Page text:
During the seventeenth century, the art of writing was like uncharted waters for women, in which most who ventured were rendered pathetically unsuccessful. No matter the quality, publications written by women were typically ridiculed by their male contenders. However, a handful of women defied the common standards and were prosperous; one of these was Aprha Behn. Virgina Wolf says of Behn, "All women together ought to let flowers fall upon the tomb of Aphra Behn, for it was she who earned them the right to speak their minds." Although she was a woman of outstanding accomplishments, one of her publications truly glistens. Oroonoko (1688), the epic tale of a heroic black slave, has often been dubbed the first modern novel in that it displays qualities utterly matchless for the seventeenth century.
Although one may not realize it, several aspects work harmoniously in constructing the modern novel. According to Ian Watt, three of these are particularity, unity of design, and rejection of traditional plots. A novel must focus on specific characters and has to occur in a distinct time frame. Furthermore, a novel should have a plot unlike others of the era. One common idea or theme should also rule the work. All of these characteristics are vividly expressed in Oroonoko.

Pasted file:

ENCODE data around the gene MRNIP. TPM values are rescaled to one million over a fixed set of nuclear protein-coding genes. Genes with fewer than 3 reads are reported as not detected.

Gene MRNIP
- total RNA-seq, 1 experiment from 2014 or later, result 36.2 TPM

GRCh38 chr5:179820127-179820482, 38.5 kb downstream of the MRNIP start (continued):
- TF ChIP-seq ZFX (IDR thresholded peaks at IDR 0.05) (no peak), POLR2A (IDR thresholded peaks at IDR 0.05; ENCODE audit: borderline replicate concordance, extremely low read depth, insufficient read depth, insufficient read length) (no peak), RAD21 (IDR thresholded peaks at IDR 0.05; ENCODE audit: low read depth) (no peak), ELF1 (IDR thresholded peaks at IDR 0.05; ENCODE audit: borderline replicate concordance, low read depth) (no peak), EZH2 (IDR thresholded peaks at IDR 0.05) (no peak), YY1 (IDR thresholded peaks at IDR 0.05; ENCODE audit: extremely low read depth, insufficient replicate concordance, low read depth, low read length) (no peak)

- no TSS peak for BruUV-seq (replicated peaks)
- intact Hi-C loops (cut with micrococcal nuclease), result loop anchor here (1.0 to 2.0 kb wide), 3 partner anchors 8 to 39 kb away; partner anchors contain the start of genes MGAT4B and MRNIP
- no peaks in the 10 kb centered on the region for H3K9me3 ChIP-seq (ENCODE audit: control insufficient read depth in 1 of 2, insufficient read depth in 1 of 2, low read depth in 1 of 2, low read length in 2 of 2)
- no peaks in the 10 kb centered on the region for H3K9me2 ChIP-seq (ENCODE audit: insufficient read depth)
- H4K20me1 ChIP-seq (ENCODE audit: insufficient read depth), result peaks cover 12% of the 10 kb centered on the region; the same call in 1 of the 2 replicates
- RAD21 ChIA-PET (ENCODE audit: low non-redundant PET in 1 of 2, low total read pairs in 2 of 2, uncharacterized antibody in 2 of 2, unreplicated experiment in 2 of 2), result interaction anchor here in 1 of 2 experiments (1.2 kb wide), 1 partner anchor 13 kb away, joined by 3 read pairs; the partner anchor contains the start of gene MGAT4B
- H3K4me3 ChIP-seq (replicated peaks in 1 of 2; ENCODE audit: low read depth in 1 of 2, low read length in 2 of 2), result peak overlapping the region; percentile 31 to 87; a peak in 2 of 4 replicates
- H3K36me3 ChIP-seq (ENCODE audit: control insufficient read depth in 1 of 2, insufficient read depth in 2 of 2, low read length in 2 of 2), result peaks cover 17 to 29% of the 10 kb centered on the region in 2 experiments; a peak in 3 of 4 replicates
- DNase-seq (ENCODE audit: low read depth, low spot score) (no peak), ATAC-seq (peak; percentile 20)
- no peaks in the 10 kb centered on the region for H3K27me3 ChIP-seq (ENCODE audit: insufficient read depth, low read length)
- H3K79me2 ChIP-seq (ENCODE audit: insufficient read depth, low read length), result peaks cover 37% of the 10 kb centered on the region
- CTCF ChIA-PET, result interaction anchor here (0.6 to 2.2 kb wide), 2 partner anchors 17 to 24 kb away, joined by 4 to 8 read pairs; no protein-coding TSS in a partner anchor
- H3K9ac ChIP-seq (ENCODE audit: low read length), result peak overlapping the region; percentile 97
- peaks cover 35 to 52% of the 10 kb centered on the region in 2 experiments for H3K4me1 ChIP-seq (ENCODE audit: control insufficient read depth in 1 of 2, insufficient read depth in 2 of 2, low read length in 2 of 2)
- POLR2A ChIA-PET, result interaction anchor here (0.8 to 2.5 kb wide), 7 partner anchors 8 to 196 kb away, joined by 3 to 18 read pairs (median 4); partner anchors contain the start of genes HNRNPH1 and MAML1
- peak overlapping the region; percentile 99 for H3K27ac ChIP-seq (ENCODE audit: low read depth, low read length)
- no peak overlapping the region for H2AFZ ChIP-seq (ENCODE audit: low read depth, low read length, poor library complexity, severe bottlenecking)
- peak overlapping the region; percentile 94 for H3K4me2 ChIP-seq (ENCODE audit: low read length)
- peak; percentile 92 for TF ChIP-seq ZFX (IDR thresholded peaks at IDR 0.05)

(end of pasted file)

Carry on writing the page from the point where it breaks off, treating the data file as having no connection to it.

Particularity, Watt states, is "the amount of attention it [the novel] habitually accords to both the individualism of its characters and to the detailed presentation of their environment." Behn puts an emphasis on only a few main characters; these being Oroonoko (Caesar), the narrator who is a white mistress, and Imoinda, Oroonoko's love. The writer goes to great lengths to brilliantly paint a picture of Oroonoko for the readers, describing him in lucid detail:
He was pretty tall, but of a shape the most exact that can be fancied. His face was not that of brown, rusty black which most of that nation are, but a perfect ebony, or polished jet. His eyes were the most awful that could be seen, and very piercing; the white of them being like snow, as were his teeth. His nose was rising and Roman, instead of African and flat. His mouth, the finest shape that could be seen; far from those great turned lips that were natural to most Negroes. (Behn 80-81)
Furthermore, the female narrator present is yet another uncanny character in Oroonoko because influencial women were not typically presented in literature in the seventeenth century. Janet Todd describes the narrator as, "a watcher and a listener, a recipient of gossip and news, commonsensical in her comments, but not omniscient and not able to deliver poetic justice in a place of real life-happening or to provide a simple and single version of people and events" (19). Likewise, great care is taken to focus on a specific location in which the tale takes place. It is clearly stated that the novel takes place "in a colony in America, called Surinam, in the West Indies" (Behn...